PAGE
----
Friday, February 15, 2013

Video Game Review: PS3 - Papo & Yo

Why would anyone spend hours chopping down virtual trees? It's a question I asked myself while laying on the top bunk in one of my friend's college dorm rooms watching him play Ultima Online.  It made no sense to me, to create a character on a game, one with virtually no story, and waste hours of time building up skills and numbers just to go find some huge dragon.  Similarly, watching my brother play Call of Duty, with constant gunfire, constant dying and respawning, doesn't achieve any real goal.  There's no story involved, no need to actually do anything except shoot randomly at other virtual people, hoping to see them fall down in a bloody pool.  I just don't get most video games. There are a number of people who will vehemently disagree with me on this.  I know people who are quite attached to their characters on World Of Warcraft or The Sims. They act and react with the people in the games to create their own storylines, with a little help from those creating the games.  And there are those exceptions of first-person shooter games, for example, that have a quite good storyline.  I loved Half-Life, and in a similar vein, American McGee's Alice.  But I've gone over these ideas before.

I'm very picky when it comes to video games, playing those that I feel will have a great plot, emotional depth, or that speaks to an idea of escape.  It's why I have spent many hours playing Zelda, Final Fantasy, and Psychonauts.  In short, I want my video game experience to be as enthralling as the books that I've read.  I want the video games that I play to be works of art.  

Put in "video games as works of art" in Google and you'll read opinion after opinion on the subject.  One article posted the definition of "art" as written by the Oxford English Dictionary: the expression or application of human creative skill and imagination, typically in a visual form such as painting or sculpture, producing works to be appreciated primarily for their beauty or emotional power.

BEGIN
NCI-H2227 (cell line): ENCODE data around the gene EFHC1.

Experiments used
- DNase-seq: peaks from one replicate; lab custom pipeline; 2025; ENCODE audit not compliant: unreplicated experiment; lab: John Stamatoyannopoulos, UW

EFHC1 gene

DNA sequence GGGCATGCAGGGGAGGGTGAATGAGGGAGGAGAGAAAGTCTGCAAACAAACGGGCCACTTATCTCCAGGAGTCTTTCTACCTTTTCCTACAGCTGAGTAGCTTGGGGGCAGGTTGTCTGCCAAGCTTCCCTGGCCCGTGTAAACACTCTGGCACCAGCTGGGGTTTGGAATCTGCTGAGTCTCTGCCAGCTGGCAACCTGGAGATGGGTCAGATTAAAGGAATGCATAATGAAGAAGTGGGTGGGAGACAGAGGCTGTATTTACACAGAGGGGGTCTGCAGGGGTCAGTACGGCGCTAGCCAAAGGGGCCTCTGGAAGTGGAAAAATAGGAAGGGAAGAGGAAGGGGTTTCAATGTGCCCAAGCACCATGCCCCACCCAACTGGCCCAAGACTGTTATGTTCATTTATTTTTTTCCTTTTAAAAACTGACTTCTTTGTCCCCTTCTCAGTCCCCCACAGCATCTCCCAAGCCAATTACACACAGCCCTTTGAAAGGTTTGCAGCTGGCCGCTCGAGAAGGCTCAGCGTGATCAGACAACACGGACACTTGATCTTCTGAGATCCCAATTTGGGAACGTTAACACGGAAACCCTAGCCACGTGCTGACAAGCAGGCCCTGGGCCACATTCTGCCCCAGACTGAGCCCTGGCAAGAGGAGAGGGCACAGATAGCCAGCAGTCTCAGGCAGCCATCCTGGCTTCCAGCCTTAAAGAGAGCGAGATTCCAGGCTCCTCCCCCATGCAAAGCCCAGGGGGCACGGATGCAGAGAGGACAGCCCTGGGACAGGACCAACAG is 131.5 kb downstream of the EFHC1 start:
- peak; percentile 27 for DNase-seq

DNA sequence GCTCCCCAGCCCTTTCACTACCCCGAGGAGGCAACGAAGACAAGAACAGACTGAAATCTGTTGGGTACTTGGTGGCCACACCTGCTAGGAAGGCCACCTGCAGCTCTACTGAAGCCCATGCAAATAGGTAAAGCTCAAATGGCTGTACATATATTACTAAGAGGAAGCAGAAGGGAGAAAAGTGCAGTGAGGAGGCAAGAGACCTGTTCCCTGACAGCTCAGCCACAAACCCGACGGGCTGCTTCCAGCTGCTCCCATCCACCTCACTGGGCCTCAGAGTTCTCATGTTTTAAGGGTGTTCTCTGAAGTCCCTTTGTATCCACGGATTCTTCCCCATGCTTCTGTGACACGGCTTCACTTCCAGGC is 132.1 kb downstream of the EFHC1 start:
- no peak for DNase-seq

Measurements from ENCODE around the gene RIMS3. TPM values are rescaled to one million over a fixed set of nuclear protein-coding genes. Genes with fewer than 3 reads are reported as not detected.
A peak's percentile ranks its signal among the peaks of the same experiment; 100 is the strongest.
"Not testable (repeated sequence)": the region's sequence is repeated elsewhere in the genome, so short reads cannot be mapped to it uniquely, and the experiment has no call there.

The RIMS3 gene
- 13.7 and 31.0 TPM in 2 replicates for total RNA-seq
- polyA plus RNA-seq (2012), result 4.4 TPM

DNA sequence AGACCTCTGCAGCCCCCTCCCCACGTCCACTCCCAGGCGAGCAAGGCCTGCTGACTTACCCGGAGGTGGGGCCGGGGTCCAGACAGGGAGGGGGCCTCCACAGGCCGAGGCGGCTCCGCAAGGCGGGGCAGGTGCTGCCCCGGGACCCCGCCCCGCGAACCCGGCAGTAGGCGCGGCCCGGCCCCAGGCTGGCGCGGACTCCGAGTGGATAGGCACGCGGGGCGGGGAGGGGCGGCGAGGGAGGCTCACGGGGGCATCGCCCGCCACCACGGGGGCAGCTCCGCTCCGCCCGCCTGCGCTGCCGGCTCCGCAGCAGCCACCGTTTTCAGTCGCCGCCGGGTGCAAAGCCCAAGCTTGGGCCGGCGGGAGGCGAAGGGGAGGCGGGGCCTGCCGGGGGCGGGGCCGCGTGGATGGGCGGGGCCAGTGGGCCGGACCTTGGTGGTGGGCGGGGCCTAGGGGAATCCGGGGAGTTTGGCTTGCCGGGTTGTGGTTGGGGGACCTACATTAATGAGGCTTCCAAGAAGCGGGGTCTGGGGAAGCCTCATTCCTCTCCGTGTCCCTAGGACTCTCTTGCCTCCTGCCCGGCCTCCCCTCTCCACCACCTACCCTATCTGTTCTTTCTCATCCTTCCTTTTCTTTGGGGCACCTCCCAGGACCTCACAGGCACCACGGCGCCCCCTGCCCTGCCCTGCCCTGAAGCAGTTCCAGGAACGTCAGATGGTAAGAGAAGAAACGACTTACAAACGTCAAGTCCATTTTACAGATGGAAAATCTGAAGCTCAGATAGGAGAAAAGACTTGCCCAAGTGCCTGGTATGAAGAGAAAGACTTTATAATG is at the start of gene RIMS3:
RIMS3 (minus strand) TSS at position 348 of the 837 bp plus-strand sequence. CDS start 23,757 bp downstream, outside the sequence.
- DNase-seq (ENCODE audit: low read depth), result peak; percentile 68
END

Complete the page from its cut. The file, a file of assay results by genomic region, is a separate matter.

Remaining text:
I say all this to review a game available on the Playstation Network (on the PS3).  Papo y Yo is a work of art.  Minority Media has created a game with symbolism, emotional depth, catharsis, touching on very serious issues from the real world, blending them into a child's world of fantasy.  Vander Caballero, the creator of the game, sets his intentions from the start, dedicating the game to his family, who had to deal with an alcoholic father.  Quico, who lives in a poor area of what looks like a South American city, hides from the rampaging figure outside the vent where he hugs his toy robot figure. When a gate appears next to him, he flees out into a city/playground of magical child chalk drawings, buildings that grow legs and move, and no adults anywhere.  He finds, shortly, that his compadr√© is a huge monster, which sleeps, eats, and grumps, and for which Quico has to take care of.  Monster also has a thing for poisonous frogs, which turn him into a violent, fiery beast who hurts Quico, sending the boy flying into the air screaming in pain.  The game is currently $14.95 and is only available on the PS3, and is a short game, played easily in a couple of sittings, but well worth it.  It is the start of the "maturing" of video gaming into a visual medium that can harness the emotional power of movies or books.  

{I want to interpret the game more completely, but to do that, I must put this WARNING here.  The folowing contains COMPLETE SPOILERS for the game. Do not read if you plan on playing the game.  I will continue after the trailer.  

If you watched those three trailers, there really is no need to continue this blog, as you'll have to play it. So I won't write my in-depth look at what goes on in the game.  What I think happens is immaterial, unless you want to compare notes, which, I will be glad to do.  In the end, the most important part of the game is what you, as the player, bring with you into the world in which Quico plays, and further, what you take out of it.